Insecure hike: New federal digs may require scary crossing

Uncle Sam is at it again back to choosing a new home for the local branch of the Social Security Administration.

Last winter, the feds were contemplating plush office space at the pricey Peter Jefferson Place that sounded lovely for SSA employees but less desirable for their clients because the nearest bus stop at State Farm Boulevard was several hundred yards away. That posed a formidable hike for the elderly and disabled, many of whom rely on public transportation.

Although a decision was to have been made in April, the General Services Administration recently sent out a new request for proposals. The site that reportedly is now the leading candidate is out on Pantops near Aunt Sarah's Pancake House. And once again, the nearest bus stop is at State Farm Boulevard. That requires bus-riding Social Security clients to hike across four busy lanes of U.S. 250 east– plus turn lanes– with no pedestrian crossing.

"That is not good pedestrian access," says Charlottesville Transit Service manager Helen Poore. Could the bus route be extended to be closer to the proposed site? Poore says that would be up to Albemarle County, which pays for routes in the county.

Of course, this property, owned by Westminster Canterbury, may not be the ultimate home for Social Security. David Turner, the developer who submitted the winning bid to build the new offices, says another developer is contesting the choice. The other bidders were a group led by Charles Hurt and another group led by Lane Bonner, neither of whom could be reached for comment.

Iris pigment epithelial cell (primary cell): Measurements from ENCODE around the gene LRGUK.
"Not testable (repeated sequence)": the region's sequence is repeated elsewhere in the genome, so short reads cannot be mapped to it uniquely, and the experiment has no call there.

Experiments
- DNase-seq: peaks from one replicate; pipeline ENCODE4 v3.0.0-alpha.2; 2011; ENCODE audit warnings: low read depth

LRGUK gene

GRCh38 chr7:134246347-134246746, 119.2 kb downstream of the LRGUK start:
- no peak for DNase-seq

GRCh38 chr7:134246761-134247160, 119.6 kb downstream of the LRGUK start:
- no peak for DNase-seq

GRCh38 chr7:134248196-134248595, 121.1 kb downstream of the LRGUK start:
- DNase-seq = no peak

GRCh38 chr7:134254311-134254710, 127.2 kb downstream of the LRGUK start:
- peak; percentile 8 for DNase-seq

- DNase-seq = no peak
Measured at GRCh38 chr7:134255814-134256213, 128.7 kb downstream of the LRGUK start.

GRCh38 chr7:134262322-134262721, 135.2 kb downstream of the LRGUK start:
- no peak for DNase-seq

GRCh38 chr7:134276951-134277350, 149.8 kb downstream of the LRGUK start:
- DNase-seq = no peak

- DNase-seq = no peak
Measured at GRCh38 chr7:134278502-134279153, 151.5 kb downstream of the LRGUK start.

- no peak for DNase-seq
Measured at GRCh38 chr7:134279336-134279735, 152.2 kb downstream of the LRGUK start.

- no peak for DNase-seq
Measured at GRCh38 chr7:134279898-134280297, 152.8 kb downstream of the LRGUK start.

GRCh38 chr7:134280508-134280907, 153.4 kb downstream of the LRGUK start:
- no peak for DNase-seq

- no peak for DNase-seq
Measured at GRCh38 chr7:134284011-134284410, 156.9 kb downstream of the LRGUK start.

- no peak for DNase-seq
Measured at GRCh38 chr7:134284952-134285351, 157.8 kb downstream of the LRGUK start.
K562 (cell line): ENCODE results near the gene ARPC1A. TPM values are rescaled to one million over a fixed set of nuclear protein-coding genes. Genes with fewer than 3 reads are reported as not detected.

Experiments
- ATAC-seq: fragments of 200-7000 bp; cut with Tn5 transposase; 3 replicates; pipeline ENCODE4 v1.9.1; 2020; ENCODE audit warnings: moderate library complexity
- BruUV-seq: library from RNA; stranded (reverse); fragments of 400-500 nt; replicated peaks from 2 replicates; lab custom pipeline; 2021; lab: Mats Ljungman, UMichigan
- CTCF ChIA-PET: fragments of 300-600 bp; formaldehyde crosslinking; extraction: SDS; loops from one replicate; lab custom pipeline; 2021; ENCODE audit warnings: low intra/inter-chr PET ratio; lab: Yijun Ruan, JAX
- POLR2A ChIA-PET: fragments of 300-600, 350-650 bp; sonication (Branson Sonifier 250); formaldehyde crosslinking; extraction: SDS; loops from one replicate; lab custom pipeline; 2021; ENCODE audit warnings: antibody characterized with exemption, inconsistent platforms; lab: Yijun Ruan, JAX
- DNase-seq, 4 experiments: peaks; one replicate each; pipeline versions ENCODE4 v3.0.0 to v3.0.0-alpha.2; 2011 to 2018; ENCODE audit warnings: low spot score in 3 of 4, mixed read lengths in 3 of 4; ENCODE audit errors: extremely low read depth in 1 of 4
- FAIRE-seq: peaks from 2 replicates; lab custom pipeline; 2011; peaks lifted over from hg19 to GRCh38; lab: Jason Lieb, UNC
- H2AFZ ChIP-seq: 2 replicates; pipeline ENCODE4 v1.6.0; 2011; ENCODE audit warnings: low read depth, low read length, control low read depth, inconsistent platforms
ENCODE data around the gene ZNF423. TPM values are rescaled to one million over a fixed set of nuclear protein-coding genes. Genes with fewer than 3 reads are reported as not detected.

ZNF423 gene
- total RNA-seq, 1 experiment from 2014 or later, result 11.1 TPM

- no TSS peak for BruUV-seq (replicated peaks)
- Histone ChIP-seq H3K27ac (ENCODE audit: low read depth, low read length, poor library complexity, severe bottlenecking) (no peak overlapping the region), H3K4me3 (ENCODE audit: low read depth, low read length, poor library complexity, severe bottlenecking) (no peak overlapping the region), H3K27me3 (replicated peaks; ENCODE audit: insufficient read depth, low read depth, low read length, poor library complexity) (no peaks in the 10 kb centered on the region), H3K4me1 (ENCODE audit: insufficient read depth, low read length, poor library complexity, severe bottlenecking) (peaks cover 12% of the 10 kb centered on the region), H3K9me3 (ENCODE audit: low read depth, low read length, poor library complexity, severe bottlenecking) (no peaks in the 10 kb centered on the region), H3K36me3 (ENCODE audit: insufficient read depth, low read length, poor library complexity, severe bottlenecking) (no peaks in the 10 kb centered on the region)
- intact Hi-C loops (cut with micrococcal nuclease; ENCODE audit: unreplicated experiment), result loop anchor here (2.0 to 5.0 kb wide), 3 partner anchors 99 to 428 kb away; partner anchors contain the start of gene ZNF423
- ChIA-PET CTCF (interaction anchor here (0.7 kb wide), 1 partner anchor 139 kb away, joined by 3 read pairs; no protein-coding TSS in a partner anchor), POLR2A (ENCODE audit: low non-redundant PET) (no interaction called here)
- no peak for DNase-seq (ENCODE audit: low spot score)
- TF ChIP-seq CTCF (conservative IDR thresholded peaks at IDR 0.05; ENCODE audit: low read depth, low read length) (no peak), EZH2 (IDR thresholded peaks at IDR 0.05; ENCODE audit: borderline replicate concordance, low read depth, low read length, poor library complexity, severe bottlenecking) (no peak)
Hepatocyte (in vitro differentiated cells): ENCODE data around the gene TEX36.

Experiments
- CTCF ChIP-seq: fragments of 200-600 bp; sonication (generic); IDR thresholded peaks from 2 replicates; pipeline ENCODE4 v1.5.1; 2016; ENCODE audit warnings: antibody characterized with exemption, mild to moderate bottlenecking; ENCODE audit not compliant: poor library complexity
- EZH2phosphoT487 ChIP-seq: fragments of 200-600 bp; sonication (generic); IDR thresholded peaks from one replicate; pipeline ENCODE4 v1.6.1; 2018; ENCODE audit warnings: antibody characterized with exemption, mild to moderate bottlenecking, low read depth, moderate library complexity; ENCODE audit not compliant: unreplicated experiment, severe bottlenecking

"We'd gotten some indication we might be the ones," says Turner. "There was a protest submitted that should be resolved in two weeks."

The existing Social Security office, which serves a largely elderly and disabled client base, is located downtown at the Market Street Parking Garage, a hub for most City bus lines. So why the need for a new location less accessible to the clientele?

John McFadden, with the General Services Administration in Philadelphia, who is handling the office space search in Charlottesville, did not return repeated phone calls from The Hook.

When Social Security was considering Peter Jefferson Place, a complaint reached the office of Senator John Warner, and an aide there explained that the local Social Security office decides the final site location. Local SSA head Daniel Kliamovich also did not return The Hook's call.

Presumably, the local Social Security office will let their clients know where to find them once a new office is chosen. Whether the walker brigade will be able to cross the street is another matter.